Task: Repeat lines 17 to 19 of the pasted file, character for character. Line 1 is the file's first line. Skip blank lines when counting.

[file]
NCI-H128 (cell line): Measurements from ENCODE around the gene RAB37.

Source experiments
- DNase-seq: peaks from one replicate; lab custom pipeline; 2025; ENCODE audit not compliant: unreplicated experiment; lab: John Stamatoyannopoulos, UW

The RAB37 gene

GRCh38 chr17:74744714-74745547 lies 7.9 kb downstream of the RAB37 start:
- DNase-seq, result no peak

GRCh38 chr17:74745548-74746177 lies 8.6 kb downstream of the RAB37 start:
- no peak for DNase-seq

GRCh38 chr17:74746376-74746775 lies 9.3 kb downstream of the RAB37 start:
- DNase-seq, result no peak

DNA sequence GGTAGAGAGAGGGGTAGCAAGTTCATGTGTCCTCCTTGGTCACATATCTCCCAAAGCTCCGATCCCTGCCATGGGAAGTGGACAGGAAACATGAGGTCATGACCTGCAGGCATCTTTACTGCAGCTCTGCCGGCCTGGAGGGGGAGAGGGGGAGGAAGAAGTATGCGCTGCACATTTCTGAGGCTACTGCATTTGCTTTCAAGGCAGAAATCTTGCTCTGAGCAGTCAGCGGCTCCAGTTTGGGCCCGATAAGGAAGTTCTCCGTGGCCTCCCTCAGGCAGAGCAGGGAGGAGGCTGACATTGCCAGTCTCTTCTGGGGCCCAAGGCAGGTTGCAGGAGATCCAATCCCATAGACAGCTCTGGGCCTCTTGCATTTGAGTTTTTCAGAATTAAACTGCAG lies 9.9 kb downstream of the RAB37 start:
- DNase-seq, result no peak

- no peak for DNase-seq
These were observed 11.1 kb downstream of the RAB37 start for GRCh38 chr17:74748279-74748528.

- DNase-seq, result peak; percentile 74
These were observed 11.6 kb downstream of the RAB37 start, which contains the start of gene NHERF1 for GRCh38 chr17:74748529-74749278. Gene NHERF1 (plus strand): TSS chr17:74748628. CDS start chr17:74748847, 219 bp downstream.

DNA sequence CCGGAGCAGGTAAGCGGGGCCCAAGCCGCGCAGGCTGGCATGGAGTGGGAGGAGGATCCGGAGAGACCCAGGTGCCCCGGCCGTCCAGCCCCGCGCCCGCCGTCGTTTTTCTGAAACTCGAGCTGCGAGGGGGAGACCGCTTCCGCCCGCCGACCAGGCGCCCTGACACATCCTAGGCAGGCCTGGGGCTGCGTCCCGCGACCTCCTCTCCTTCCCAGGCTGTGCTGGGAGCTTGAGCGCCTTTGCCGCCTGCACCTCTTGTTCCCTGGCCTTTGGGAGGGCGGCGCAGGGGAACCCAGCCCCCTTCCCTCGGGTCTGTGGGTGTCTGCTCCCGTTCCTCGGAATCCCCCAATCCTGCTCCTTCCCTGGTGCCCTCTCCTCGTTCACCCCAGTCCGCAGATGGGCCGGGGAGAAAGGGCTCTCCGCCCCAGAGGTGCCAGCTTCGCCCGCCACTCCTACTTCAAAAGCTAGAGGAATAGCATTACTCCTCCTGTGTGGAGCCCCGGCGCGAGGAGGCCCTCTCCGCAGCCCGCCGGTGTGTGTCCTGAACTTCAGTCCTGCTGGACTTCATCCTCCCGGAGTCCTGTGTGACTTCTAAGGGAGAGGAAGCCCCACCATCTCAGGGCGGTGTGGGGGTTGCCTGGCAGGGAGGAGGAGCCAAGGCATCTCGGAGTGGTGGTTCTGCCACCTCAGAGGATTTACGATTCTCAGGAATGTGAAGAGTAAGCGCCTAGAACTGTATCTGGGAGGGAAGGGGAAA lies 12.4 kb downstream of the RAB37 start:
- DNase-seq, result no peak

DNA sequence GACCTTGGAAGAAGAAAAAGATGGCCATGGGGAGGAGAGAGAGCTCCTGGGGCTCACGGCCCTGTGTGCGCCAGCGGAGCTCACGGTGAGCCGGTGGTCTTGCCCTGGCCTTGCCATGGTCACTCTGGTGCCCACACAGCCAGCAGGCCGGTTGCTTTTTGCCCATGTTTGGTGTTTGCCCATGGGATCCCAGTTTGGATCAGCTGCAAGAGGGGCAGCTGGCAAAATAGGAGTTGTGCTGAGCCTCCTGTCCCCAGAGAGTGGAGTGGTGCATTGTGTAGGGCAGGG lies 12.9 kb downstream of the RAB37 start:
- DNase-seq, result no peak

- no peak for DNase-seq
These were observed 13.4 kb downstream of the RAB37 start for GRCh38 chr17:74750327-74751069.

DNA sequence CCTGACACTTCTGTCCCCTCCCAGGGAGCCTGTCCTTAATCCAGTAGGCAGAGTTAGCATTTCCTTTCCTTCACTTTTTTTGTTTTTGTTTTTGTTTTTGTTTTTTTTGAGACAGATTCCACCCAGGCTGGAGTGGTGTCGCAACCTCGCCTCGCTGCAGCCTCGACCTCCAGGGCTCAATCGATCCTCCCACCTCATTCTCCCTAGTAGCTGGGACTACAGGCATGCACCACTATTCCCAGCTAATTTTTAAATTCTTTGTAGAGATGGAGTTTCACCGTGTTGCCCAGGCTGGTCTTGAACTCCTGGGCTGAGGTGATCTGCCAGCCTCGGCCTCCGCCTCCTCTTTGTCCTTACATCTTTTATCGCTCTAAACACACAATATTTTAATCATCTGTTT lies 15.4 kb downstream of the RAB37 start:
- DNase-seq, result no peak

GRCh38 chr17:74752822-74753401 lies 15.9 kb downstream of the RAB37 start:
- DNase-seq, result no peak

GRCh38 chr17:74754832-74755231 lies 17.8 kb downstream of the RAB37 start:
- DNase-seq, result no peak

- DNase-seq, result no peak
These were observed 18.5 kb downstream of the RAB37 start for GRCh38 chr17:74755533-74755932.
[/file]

DNA sequence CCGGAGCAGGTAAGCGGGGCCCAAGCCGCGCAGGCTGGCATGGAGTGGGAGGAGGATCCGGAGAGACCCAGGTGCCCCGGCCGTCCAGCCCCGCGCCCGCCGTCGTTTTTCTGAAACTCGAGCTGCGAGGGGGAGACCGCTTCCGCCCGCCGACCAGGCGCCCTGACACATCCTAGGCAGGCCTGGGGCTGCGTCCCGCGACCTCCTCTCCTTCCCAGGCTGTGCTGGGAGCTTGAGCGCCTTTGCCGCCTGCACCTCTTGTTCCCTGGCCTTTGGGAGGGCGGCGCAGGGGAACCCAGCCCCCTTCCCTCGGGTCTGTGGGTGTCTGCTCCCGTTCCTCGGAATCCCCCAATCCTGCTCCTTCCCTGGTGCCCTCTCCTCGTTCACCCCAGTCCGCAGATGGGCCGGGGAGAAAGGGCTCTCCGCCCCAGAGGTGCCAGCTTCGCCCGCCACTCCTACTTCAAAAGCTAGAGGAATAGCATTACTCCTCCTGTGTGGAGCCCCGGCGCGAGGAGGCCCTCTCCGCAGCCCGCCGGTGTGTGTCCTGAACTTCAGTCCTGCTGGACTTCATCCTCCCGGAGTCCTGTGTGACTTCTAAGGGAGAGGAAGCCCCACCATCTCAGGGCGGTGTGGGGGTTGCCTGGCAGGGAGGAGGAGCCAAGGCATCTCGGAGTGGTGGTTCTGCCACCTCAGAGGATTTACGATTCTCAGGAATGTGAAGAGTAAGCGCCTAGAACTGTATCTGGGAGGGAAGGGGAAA lies 12.4 kb downstream of the RAB37 start:
- DNase-seq, result no peak

DNA sequence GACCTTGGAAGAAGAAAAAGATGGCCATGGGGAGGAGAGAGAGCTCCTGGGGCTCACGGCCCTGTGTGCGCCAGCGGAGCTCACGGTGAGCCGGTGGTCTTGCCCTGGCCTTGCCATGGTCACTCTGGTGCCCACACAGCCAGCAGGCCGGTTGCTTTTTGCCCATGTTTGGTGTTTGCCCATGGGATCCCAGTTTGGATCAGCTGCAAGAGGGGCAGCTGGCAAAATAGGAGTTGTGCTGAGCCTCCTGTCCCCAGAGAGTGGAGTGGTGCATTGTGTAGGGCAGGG lies 12.9 kb downstream of the RAB37 start: